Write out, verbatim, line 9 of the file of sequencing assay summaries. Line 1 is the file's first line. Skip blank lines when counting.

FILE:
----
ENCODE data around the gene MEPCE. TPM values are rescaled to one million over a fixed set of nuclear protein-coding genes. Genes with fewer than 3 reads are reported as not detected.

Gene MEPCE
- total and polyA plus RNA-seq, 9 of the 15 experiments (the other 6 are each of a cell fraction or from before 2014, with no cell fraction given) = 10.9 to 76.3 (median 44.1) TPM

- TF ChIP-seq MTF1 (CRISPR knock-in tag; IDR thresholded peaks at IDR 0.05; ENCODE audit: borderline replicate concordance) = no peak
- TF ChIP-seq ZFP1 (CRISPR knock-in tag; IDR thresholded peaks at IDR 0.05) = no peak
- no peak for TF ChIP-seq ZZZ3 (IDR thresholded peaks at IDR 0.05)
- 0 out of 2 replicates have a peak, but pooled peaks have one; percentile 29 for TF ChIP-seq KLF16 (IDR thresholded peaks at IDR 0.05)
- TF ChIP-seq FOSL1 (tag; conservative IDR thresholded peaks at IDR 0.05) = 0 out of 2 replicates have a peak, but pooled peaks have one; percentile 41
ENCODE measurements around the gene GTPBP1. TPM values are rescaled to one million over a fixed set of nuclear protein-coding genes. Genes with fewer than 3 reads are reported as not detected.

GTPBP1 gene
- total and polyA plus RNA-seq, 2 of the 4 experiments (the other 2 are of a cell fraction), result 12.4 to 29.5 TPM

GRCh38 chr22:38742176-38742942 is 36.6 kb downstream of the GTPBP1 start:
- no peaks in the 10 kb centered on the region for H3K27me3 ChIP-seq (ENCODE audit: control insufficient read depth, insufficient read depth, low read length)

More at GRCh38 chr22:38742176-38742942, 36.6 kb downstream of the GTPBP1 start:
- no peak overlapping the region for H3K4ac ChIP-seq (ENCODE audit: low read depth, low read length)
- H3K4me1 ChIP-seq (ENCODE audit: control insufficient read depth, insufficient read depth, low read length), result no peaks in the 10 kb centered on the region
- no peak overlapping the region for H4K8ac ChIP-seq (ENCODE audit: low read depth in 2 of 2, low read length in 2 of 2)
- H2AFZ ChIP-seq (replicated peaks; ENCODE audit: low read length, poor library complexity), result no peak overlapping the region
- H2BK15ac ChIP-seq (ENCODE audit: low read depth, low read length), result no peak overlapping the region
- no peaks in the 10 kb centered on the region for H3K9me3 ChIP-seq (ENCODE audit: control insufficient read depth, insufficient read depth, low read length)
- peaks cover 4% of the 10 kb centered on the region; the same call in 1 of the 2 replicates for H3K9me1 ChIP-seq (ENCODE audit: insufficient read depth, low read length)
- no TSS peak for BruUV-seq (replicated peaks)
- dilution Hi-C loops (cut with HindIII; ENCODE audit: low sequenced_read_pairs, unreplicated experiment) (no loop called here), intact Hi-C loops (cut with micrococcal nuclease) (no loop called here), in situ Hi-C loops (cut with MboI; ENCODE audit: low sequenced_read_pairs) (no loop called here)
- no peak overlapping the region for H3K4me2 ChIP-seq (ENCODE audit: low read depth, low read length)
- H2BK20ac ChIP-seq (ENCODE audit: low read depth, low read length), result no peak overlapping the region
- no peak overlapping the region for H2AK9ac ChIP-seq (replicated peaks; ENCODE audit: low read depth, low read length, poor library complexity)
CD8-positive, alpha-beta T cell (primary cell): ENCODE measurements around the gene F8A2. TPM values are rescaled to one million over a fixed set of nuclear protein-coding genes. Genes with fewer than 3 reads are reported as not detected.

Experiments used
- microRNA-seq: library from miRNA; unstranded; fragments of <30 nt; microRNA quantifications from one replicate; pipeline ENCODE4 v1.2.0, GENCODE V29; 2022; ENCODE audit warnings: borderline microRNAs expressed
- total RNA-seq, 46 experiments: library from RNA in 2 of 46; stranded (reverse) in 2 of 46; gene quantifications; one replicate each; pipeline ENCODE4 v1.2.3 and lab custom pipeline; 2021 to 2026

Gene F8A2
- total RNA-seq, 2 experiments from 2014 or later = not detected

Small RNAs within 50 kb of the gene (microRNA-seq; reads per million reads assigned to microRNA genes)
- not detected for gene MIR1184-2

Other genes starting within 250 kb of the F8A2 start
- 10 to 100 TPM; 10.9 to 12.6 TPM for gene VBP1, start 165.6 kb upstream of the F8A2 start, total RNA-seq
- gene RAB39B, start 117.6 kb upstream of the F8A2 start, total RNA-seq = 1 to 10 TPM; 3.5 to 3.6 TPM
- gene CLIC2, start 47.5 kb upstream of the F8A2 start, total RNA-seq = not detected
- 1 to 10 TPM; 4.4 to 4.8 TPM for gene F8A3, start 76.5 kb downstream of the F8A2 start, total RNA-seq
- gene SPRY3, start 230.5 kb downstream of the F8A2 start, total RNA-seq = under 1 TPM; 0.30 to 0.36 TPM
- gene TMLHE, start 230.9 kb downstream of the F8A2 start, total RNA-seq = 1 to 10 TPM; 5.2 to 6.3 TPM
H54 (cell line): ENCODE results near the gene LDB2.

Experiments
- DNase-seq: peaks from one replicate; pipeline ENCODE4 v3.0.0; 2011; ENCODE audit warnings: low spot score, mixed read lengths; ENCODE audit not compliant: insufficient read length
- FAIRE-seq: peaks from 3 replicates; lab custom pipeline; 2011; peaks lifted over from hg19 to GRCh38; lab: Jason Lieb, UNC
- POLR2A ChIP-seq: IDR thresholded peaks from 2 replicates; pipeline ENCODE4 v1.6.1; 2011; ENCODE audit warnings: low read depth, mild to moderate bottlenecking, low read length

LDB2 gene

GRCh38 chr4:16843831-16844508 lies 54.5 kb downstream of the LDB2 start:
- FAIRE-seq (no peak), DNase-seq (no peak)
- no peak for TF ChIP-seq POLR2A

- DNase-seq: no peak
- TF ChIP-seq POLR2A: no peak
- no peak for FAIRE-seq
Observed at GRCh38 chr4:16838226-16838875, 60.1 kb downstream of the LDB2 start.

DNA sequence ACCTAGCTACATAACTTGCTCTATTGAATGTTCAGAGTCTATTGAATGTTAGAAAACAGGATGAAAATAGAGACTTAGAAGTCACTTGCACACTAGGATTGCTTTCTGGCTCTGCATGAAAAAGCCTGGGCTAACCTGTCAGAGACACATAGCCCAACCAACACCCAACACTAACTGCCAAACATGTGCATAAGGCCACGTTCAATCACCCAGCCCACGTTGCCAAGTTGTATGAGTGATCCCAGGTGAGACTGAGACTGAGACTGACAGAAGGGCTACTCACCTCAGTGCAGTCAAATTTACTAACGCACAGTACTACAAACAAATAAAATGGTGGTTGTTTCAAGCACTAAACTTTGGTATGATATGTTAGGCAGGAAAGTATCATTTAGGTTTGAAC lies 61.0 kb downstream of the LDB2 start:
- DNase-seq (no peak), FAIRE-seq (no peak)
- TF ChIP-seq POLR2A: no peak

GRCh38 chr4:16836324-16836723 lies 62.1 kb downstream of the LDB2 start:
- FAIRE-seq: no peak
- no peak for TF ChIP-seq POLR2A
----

ENCODE measurements around the gene GTPBP1. TPM values are rescaled to one million over a fixed set of nuclear protein-coding genes. Genes with fewer than 3 reads are reported as not detected.